Arizona's Hispanic population grew far faster than other groups over the past decade, and children of Hispanic ancestry now outnumber those who are white, according to the official 2010 Census numbers.
Of Arizona's population under 18 years old, 43.2 percent were Hispanic and 41.6 percent were white, the data showed.
Overall in Pima County, the Hispanic population of 338,802 makes up 34.5 percent of the population. In Tucson, there are 216,308 Hispanics, which makes up 41.6 percent of the city's population.
"That probably will surprise a lot of people outside of Arizona because Arizona is still thought of as being a pretty white state, but it isn't, especially for the younger part of the population," said William Frey, a demographer with the Brookings Institution, a nonprofit public policy organization in Washington, D.C.
Of Arizona's 6.39 million residents, 1.9 million, or 29.7 percent, were Hispanic, the data showed. The Hispanic population grew by about 600,000, or 46.3 percent, during the decade, while growth for all other groups was 17.3 percent.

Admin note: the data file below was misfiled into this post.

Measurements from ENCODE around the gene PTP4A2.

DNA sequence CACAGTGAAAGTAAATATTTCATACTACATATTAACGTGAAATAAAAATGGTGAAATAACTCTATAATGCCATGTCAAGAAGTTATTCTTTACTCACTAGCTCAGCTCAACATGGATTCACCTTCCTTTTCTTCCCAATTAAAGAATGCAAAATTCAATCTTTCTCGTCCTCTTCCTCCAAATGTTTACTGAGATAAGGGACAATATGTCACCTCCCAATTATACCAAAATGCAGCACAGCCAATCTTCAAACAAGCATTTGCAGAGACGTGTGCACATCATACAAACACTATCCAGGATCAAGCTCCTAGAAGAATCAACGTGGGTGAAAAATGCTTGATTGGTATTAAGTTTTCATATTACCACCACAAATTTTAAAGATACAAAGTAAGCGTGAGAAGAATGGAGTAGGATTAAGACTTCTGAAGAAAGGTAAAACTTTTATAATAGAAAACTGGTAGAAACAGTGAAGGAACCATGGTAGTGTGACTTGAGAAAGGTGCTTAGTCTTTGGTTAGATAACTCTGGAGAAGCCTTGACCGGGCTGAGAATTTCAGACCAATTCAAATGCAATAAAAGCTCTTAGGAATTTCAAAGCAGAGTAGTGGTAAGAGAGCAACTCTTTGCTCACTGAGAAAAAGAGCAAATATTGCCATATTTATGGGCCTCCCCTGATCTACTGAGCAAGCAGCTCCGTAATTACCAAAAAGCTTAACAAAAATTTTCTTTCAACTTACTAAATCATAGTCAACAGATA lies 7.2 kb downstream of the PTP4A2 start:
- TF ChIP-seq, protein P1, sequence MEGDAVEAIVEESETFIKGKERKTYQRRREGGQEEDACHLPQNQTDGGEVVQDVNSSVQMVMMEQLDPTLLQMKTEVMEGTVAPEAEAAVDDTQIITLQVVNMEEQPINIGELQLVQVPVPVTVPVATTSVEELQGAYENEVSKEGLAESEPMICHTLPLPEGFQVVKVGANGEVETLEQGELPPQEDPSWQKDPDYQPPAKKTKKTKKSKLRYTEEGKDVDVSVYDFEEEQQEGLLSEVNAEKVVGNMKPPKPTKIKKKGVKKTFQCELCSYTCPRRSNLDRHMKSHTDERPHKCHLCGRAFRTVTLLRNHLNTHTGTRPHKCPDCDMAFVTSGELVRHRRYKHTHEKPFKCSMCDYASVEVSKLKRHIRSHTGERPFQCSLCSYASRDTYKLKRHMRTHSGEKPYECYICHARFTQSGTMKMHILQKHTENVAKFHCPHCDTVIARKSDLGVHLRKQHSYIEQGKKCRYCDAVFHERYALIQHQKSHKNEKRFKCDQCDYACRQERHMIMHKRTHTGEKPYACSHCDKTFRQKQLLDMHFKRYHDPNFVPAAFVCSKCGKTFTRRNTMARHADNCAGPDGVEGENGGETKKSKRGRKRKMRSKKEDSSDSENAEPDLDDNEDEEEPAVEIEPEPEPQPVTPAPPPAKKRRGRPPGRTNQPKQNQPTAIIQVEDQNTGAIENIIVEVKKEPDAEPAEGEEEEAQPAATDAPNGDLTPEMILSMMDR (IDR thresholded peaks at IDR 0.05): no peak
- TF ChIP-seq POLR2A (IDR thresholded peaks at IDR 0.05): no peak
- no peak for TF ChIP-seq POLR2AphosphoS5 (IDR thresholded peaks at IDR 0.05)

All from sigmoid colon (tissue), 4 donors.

Hispanics made up 25.3 percent of Arizona's population in 2000 and 18.8 percent in 1990.
The change in demographics means Arizona will have to adapt to new challenges, Frey said. For example, its education system may have to focus more on English language instruction in order to adequately prepare students, he said.
"The special needs of the diverse population does need to be taken into account, and it's especially important in times of fiscal stress, when there's a lot of resources that are being cut back for all kinds of things," Frey said.
Despite the growth shown in the census numbers, the Hispanic population fell short of the Brookings Institution's projections by more than 100,000 people, Frey said, adding that the down economy is the most likely culprit.
Jennifer Steen, a political science professor at Arizona State University, said the shortfall also could have to do with the difficulty of counting undocumented immigrants or even an exodus of immigrants in response to SB 1070.
"It's always hard to count those people in any context because they have a lot of reasons to be wary of identifying themselves to a representative of the United States government," she said.